Friday, November 12, 2004

The Communism of the 21st Century

Cardinal George Pell, the Archbishop of Sydney asks a question which is neither completely secular nor religious, one which Thomas Jefferson might have revolved in his mind but which no modern politician would dare discuss. Pell rhetorically asks whether democracy must of necessity be spiritually empty. Not whether it can occasionally be, but whether it must be. In an article published in the Australian, he says:

Lately there has been interest in the possibility of "Islamic democracy". These descriptors do not simply refer to how democracy might be constituted, but to the moral vision democracy is intended to serve. This is especially true in the case of secular democracy, which some insist is intended to serve no moral vision at all.  ... But think for a moment what it means to say that there can be no other form of democracy than secular democracy. Does democracy need a burgeoning billion-dollar pornography industry to be truly democratic? Does it need an abortion rate in the tens of millions? Does it need high levels of marriage breakdown, with the growing rates of family dysfunction that come with them? Does democracy (as in Holland's case) need legalised euthanasia, extending to children under the age of 12? Does democracy need assisted reproductive technology (such as IVF) and embryonic stem cell research? Does democracy really need these things? What would democracy look like if you took some of these things out of the picture? Would it cease to be democracy? Or would it actually become more democratic? ...

The alarm with which many treat people in public life who are opposed to these things often implies that they are a danger to democracy. This overreaction is, of course, a bluff, an attempt to silence opposition, almost suggesting that these practices are essential to democracy. ... From outside Western culture, of course, come other possibilities. It is still very early in the piece, of course, but the small but growing conversion of native Westerners within Western societies to Islam carries the suggestion that Islam may provide in the 21st century the attraction that communism provided in the 20th, both for those who are alienated or embittered on the one hand, and for those who seek order or justice on the other.

I am not sure that the Cardinal's proposed "democratic personalism" is a viable alternative, but he asks a logical question which cannot be evaded. When the Founding Fathers created the framework for procedural democracy it was unnecessary to spell out its ends because those were largely provided by the moral, ethical and religious consensus of the underlying society. When that underlying civilizational consensus has been destroyed or diluted, as is the case in Western Europe and to a lesser extent the United States, what intrinsic ends does a value-neutral democratic mechanism serve? The answer possibly, is whatever it can be put to, like a Turing Machine which adopts whichever persona the loaded instruction set demands. Then Dutch democracy becomes the Muslim right to chuck a hand grenade out the door at policemen come to arrest them for plotting to blow up a public landmark. Democracy becomes a vehicle waiting to be hijacked; a metaphor for the old saw that someone who believes in nothing will believe in anything.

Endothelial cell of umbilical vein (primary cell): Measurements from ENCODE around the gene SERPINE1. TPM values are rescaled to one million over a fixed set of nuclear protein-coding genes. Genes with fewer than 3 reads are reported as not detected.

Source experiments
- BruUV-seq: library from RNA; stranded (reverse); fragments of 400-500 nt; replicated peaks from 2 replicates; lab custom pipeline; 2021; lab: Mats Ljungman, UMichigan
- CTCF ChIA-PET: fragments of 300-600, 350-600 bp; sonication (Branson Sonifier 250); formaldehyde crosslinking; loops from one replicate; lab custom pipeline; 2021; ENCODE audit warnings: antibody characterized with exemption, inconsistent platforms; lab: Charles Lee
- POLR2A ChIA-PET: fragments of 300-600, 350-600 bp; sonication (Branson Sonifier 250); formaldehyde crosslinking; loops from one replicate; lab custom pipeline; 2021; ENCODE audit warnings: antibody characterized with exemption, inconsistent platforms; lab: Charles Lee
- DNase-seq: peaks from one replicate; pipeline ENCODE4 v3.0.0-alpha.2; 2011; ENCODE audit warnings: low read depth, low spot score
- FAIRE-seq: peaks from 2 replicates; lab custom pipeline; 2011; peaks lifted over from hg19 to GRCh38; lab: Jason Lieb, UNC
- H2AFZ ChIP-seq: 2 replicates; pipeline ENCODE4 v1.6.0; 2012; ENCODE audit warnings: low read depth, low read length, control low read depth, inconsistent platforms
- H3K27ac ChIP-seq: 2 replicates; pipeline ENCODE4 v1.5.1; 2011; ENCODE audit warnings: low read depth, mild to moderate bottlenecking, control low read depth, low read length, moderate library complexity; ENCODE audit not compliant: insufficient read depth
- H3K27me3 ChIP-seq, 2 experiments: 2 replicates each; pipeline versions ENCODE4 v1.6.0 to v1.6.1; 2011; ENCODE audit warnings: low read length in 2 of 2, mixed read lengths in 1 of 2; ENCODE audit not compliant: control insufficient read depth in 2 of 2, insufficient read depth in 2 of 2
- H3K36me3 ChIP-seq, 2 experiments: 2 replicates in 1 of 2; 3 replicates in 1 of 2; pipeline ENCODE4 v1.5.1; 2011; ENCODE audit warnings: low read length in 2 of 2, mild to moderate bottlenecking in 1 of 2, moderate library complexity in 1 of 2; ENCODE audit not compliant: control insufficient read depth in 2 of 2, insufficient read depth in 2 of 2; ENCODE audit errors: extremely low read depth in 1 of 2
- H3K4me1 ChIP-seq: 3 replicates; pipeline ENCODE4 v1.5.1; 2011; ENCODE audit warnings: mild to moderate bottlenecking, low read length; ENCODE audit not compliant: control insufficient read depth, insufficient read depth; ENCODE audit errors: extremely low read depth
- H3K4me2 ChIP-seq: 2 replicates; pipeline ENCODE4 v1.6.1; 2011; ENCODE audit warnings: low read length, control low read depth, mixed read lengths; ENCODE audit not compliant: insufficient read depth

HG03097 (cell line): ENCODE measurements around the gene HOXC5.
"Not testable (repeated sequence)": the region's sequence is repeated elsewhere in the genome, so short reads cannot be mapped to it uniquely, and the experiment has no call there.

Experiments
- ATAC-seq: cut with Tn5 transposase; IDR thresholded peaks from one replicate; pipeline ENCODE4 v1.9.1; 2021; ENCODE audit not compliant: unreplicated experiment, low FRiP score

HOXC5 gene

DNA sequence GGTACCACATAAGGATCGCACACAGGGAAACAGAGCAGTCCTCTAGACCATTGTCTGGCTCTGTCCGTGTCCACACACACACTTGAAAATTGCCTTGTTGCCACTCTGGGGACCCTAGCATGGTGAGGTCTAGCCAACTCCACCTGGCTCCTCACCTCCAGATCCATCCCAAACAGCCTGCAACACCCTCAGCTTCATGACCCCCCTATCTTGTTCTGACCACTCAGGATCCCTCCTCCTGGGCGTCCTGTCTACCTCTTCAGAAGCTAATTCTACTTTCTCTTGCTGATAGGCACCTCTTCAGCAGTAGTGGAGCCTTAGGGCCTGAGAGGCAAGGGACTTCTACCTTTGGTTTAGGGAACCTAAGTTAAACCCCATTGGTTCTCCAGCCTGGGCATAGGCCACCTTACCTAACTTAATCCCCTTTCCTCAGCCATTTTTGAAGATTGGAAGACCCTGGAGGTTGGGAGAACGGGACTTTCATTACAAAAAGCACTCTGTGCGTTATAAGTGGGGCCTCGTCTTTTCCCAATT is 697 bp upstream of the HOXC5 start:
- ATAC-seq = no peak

But of course the process of secularization -- or 'value emptying' as Pell might put it -- has not been entirely uniform. In actuality, while whole chunks of the West have thrown out their traditional value systems, other chunks have been busy proseletyzing theirs. As Episcopalian churches have emptied the fundamentalist Islamic mosques have filled. That uneven development, if left unchecked, may eventually mean that the magnificent mechanism of secular democracy, which serves no value of itself, will be arbitrarily assigned a goal by the majority most willing to hijack it. Pell's observation that "the small but growing conversion of native Westerners within Western societies to Islam carries the suggestion that Islam may provide in the 21st century the attraction that communism provided in the 20th ..." will mark him in liberal Australian circles as a bigot. It should mark him as a wit, for he has managed to slander those they would least offend by comparing them to those they most admire.

Jean Paul-Sartre seized upon Dostoevsky's dictum that "if God did not exist, everything would be permitted" to justify existentialism. He forgot that Dostoevsky added that if God did not exist, we would be compelled to invent him. For if, as Sarte argued "in the present one is forsaken" why should the future when it arrives be less forlorn than today? For good or ill, man can as much live under a heaven swept of stars as endure a sky without stars to dream of. If Agustine of Hippo was right, that  "our soul is restless until it rests in Thee" then when all the lights of the Tabernacle are extinguished the Kaaba will beckon in the desert.